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How to Care for Sick Plants

Just a slight imbalance in soil, light conditions, temperature and watering can make a plant sick. So can pests and fungus. Caring for sick plants is a process of diagnosing symptoms and implementing corrective measures. There are standard procedures to follow regardless of whether the sick patient is a houseplant or an outdoor plant. Once you determine the root of the problem, you can take steps to alleviate the cause and nurse your plant back to health.

Look at the soil and base leaves. Are there bits of white moss growing on top of the soil or are the base leaves falling off? This could mean the plant is being over watered. If the roots of the dying houseplant are water logged, transplant into another pot and cut back on watering.

  • Just a slight imbalance in soil, light conditions, temperature and watering can make a plant sick.
  • If the roots of the dying houseplant are water logged, transplant into another pot and cut back on watering.

Are the leaves of the plant limp or yellow or brown in color? This happens when the plant is not receiving enough water and nutrients. Placing a water meter in the soil can help you better monitor when a houseplant needs water. Start the plant on a fertilizing schedule so it begins receiving the nutrients it is missing.

Some plants require more alkaline or acidic soil. Use a pH tester and be sure your plant's soil is appropriate for good health. Use soil additives or different potting mixes to bring the pH to the right level.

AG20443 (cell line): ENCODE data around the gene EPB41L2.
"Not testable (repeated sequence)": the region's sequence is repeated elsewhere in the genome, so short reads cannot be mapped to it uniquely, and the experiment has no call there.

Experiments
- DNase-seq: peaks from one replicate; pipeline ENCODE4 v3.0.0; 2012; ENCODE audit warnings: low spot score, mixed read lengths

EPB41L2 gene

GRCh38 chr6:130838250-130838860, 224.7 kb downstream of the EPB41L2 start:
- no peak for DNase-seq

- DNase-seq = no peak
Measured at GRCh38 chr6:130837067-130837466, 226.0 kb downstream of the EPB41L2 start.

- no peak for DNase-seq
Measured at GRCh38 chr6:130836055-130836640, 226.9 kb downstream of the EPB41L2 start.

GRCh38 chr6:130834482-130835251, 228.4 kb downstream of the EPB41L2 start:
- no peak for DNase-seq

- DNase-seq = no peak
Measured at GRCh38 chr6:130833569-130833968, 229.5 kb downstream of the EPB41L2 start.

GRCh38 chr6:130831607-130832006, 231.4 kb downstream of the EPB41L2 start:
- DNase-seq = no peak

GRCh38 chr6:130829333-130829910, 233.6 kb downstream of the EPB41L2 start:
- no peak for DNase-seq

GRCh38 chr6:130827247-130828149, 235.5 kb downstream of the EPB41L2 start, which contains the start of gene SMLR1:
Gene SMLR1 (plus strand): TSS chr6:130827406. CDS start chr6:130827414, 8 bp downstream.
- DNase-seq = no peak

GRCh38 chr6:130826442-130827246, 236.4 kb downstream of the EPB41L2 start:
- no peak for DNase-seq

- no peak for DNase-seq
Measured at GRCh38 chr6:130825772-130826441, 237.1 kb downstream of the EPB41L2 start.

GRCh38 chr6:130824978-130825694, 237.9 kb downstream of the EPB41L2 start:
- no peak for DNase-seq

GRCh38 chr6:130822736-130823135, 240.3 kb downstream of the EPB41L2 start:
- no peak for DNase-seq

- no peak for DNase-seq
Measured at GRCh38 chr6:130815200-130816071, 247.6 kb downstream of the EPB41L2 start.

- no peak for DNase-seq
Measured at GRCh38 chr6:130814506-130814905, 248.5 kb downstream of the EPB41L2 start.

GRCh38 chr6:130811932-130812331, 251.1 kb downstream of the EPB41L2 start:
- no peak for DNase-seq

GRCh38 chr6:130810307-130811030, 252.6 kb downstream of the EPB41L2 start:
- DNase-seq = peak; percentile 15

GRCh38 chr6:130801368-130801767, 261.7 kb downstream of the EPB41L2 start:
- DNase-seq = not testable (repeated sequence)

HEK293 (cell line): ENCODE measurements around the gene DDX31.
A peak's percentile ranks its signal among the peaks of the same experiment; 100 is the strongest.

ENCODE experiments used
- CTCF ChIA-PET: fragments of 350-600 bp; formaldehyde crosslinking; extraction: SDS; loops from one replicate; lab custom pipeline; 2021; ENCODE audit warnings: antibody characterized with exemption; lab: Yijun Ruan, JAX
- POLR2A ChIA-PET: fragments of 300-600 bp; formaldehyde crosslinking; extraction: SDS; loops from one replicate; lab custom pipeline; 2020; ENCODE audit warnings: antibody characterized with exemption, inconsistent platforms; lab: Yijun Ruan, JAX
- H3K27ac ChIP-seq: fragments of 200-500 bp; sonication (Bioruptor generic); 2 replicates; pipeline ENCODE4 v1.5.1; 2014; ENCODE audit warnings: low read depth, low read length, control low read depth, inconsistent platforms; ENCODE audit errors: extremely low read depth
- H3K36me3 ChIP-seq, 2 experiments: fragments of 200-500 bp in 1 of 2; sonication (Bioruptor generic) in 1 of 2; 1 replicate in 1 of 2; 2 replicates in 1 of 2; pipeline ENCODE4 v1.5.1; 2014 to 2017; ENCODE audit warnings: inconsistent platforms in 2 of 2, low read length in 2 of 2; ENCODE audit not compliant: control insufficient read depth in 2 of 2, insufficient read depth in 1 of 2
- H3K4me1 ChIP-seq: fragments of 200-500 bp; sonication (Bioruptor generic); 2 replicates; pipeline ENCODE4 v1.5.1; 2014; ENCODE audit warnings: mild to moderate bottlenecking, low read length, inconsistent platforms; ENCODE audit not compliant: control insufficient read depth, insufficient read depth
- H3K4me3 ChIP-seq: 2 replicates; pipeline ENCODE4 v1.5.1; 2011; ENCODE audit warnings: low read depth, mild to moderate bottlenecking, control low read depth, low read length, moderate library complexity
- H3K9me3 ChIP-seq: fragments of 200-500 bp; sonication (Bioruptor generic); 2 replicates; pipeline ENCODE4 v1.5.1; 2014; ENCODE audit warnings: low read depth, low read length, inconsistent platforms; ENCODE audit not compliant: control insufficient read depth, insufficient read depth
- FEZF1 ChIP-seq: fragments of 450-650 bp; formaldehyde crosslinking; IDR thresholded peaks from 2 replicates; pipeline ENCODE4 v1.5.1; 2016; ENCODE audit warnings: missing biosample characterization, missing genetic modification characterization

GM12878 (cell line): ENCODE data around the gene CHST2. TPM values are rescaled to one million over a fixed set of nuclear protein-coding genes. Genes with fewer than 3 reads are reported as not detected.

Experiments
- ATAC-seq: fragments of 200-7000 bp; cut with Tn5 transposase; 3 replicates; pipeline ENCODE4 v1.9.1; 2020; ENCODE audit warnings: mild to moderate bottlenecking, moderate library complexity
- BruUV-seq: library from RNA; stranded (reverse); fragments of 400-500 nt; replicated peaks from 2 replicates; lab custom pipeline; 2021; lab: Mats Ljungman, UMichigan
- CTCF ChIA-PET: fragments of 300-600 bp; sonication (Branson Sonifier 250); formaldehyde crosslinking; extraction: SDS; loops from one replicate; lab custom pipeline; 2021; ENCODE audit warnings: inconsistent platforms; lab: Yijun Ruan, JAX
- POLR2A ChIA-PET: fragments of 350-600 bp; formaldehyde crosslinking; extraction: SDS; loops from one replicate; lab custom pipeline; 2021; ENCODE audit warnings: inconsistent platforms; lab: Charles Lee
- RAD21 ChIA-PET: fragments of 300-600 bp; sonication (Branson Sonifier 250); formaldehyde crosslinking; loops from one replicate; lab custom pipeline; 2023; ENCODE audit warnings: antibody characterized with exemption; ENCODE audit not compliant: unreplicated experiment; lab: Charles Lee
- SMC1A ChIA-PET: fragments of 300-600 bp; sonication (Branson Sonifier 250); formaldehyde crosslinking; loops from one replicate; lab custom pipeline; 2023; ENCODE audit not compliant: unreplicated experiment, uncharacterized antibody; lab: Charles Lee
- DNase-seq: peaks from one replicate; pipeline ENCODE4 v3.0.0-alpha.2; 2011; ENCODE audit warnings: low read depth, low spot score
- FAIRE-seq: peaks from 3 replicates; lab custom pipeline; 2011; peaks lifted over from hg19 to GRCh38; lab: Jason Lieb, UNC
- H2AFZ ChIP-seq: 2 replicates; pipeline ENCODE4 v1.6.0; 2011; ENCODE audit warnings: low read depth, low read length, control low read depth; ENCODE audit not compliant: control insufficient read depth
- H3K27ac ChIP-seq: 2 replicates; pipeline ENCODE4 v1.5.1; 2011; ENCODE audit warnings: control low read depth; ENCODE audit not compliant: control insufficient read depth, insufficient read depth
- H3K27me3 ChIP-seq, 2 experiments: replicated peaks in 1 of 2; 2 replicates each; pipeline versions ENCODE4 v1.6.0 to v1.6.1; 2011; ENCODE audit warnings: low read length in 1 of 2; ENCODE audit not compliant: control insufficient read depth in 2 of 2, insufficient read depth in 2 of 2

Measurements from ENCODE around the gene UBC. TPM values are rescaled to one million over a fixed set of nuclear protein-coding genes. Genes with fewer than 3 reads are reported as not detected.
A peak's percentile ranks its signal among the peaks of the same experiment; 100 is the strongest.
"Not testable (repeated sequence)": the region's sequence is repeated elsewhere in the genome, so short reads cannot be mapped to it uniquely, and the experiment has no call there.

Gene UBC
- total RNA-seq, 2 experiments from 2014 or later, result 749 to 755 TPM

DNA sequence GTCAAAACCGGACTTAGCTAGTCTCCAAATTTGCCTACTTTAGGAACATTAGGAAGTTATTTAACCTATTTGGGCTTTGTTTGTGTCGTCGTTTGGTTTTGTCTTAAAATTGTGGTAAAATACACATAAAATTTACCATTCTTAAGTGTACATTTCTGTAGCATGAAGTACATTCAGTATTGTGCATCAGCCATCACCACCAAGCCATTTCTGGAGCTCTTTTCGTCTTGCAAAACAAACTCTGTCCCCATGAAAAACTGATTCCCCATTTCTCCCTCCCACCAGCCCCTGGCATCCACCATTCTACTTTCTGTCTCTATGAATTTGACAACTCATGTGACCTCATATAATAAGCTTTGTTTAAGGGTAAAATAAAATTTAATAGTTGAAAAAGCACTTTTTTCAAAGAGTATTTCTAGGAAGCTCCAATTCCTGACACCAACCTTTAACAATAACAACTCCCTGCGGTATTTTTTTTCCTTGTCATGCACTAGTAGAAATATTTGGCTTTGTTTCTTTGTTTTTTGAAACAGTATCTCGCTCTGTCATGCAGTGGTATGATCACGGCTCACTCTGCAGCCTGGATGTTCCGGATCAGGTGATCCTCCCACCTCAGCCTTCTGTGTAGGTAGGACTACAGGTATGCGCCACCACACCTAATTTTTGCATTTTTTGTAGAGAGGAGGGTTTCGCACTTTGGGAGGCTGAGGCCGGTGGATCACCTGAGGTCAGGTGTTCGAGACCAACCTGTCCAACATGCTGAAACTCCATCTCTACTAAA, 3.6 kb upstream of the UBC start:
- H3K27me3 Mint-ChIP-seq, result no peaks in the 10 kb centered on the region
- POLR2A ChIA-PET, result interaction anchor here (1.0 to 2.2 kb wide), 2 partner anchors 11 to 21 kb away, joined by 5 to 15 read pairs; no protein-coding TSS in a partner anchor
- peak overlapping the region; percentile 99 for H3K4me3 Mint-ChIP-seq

• Are the leaves of the plant limp or yellow or brown in color?
  • Placing a water meter in the soil can help you better monitor when a houseplant needs water.

Examine the plant’s structure. Is its growth thin and weak with wiry offshoots growing upward? This is a sign that the plant is not receiving enough sunlight. If the sick plant is outdoors in an area that gets mostly shade during the day, you may need to transplant it to a sunnier spot. If it is a houseplant, either move the plant to a sunny window or relocate under florescent lights that are on a good portion of the day or night.

If there are burn spots on the leaves, the plant is likely receiving too much sun or is too close to a window where the sun is reflecting too much heat off the glass.

Inspect the leaves of the unhealthy plant carefully. If leaves are damaged, turning brown, or curling up, this could be caused by pests or a pest-caused diseases. Caterpillars, spittle bugs, greenflies, mites, grubs, whiteflies, spider mites and other pests and insects leave signs of their presence, such as tiny holes or half eaten leaves. Look on top and under leaves for signs of pest infestation. If you spot any, apply a pesticide.

  • Examine the plant’s structure.
  • If leaves are damaged, turning brown, or curling up, this could be caused by pests or a pest-caused diseases.

Using a magnifying glass, look for signs of fungal disease. This could show up as black or brown spots on leaves, white or gray powdery mildew on leaves and stems, small spots of white foam on leaves, or spider-like webbing on various parts of the plant. Treat with the appropriate fungicide.

Tip

Review the care instruction card that came with your plant to make sure you are following the recommended guidelines for watering, light conditions and fertilizer.

Remove unhealthy growth from your plant immediately so new leaves can grow.

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